Belief

In today’s mass readings, St. Paul tells the Romans, “Abraham believed God, and it was credited to him as righteousness.”  (Cf. Rom. 4:1-8).  Later, the Lord warns his followers, “Beware the leaven – that his, the hypocrisy – of the Pharisees (Lk. 12:1-7).  How might we look with eyes of faith at these readings and daily life?  

To begin with, belief, even under the best of circumstances can be really hard.  …and I mean believe in anything.  The strongest beliefs usually involve an intense credibility between the believer and the person proposing the belief.  Such credibility usually comes after a long relationship with ups and downs.  Our own life stories/history complicate things, as does trying to peer into the future, “What will the consequences of this belief be for how I live?”  Belief is, perhaps, hardest when involves total lack of control… as in, “I believe that everything will turn out ok.”  So, indeed, the fact that Abraham believed God would bring him across the desert to the Promised Land… and give him a vast lineage in his old age… the fact that Abraham believed was truly credited to him as righteousness.  

At the other end of the spectrum are the Pharisees who had sold out.  Those who should’ve believed in, hoped for, looked for the coming of the heavenly Kingdom could not recognize it when they appeared in Jesus.  Rather, they sought a lesser peace, founded on fear, collaborating with the authorities of the Roman Empire.  Nowhere is this more obvious than the trial of Jesus (Lk. 22-23).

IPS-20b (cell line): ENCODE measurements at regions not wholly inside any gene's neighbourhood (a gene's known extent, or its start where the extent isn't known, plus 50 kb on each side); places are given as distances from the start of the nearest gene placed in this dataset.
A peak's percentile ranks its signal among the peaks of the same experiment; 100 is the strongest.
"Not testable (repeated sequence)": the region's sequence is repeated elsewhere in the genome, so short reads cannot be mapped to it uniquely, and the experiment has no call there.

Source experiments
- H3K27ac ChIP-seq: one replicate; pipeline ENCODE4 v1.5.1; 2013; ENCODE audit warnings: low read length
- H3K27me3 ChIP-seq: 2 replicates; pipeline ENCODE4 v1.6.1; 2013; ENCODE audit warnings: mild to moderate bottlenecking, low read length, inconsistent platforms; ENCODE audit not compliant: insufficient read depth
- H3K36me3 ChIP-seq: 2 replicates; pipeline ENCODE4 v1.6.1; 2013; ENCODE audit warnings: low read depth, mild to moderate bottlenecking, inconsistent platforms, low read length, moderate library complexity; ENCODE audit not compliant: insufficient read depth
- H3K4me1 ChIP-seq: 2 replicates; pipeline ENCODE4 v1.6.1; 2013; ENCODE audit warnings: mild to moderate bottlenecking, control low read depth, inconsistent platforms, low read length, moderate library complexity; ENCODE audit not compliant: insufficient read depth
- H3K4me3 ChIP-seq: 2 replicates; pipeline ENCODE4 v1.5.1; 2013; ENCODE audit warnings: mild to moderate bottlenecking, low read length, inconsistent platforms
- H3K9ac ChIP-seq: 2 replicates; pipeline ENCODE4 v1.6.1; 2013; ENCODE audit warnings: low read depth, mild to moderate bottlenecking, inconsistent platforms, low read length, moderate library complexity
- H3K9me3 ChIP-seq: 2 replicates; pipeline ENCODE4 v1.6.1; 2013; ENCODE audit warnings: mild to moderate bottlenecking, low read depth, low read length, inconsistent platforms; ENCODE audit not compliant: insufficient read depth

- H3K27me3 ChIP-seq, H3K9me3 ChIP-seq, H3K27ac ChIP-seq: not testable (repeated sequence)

Most of us exist somewhere between the Pharisaical fear and Abrahamic Faith.  I know that reading these texts this morning, I couldn’t quite place myself.  I really have no clue what the future holds for the parish where I serve, but I know God wants people there to get to heaven.  “Lord, how will we overcome our obstacles?  Lord, are you there?  Is there hope?  I do believe Lord… help my unbelief.”  

To avoid getting stuck in the challenges of belief, always contemplate… then act.  Today’s saint, Paul of the Cross, is a great example for us.  Paul founded the Passionist Fathers, whose yearly existence is instructive.  The Passionists spend several months each year living as contemplatives, observing a rigorous monastic schedule before returning to active ministry for the remaining months of the year.  What a witness!  A great example is Passionist father, Bl. Dominic Barberi.  Dominic was an Italian theologian fascinated by the beginnings of the Oxford Movement in the Anglican Church.  Traveling to England (which was not a terribly welcoming place for Catholics or non-English speakers at the time), Dominic began to learn about budding converts at Oxford.  Preaching one day in pouring rain, holding his passionis cross high in the air, he was spied by a young John Henry Newman.  Newman had set a little test for God.  He was so close to becoming Cathoic, but needed a little push to put him over the edge.  He said, “If I could but see a holy priest preaching with the cross, I would convert.”  Newman saw Fr. Barberi and was (along with two friends) received by him into the Church.  Barberi had no idea when he left Italy that his mission to England would not only enhance the Oxford Movement, but give spiritual birth to one of the greatest theologians of the last five hundred years.  Contemplation led to belief… belief to action… action to the fulfillment of God’s plan.  

Lord, I do believe… fill me with a contemplative Spirit… help my unbelief, and move me to be your instrument though another day. Amen.